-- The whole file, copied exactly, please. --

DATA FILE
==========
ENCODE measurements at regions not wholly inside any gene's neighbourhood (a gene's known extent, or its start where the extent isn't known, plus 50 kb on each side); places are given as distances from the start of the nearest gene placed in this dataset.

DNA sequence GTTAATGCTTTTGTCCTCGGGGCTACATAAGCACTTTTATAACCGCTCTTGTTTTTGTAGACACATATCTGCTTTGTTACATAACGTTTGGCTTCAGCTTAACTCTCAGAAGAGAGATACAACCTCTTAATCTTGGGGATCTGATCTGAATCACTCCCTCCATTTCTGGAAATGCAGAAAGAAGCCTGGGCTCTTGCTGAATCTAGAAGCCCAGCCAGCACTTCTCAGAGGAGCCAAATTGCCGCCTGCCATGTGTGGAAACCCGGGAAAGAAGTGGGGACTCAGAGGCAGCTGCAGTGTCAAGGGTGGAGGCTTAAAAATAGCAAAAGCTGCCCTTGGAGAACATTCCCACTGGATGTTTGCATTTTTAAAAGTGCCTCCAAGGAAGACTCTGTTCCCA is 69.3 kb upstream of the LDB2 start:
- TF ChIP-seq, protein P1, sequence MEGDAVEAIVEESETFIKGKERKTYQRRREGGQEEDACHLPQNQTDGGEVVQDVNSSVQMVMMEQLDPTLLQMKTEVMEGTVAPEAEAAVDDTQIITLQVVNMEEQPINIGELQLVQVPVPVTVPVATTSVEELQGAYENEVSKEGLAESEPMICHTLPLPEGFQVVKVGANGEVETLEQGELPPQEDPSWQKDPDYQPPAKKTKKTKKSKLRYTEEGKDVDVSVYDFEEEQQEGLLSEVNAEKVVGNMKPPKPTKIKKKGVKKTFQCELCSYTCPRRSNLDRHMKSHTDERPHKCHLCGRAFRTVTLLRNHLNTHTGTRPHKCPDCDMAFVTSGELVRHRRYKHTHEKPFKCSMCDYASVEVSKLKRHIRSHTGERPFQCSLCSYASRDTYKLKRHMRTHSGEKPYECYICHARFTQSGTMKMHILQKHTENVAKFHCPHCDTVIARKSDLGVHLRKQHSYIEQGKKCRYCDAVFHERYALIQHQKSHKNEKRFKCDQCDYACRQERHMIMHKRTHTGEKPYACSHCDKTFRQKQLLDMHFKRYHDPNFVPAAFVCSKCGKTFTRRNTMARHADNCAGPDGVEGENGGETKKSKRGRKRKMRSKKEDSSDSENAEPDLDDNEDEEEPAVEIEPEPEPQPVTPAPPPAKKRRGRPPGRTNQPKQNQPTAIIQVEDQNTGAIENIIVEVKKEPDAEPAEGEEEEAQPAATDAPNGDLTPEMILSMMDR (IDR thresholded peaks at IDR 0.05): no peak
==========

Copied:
ENCODE measurements at regions not wholly inside any gene's neighbourhood (a gene's known extent, or its start where the extent isn't known, plus 50 kb on each side); places are given as distances from the start of the nearest gene placed in this dataset.

DNA sequence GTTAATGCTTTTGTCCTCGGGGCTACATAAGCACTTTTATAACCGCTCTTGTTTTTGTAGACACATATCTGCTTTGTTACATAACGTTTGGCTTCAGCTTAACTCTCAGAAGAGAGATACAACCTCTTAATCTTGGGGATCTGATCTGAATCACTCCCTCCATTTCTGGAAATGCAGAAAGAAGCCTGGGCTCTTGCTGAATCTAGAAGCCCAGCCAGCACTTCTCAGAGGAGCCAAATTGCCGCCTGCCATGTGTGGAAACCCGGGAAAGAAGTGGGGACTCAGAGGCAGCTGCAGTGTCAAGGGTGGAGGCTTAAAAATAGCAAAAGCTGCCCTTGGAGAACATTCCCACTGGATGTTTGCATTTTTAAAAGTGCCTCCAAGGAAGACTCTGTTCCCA is 69.3 kb upstream of the LDB2 start:
- TF ChIP-seq, protein P1, sequence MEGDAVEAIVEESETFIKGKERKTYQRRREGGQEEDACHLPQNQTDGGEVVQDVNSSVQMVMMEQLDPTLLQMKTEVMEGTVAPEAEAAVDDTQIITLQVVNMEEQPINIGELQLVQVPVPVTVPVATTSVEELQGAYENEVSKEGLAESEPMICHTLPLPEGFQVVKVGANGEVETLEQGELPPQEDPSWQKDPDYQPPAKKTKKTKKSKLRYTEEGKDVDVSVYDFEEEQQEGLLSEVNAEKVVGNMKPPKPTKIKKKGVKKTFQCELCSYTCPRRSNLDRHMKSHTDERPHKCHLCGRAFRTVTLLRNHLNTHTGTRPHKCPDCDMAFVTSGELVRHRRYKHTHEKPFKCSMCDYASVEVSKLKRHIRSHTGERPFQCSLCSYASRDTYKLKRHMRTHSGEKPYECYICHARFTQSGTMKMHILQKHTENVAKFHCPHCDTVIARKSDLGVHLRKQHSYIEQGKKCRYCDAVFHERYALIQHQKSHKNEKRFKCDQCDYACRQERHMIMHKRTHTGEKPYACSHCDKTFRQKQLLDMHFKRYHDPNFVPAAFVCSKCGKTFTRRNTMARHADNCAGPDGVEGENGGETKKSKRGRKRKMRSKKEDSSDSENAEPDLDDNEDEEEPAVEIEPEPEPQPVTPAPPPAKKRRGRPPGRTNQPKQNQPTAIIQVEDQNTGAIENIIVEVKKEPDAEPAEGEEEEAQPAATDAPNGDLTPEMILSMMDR (IDR thresholded peaks at IDR 0.05): no peak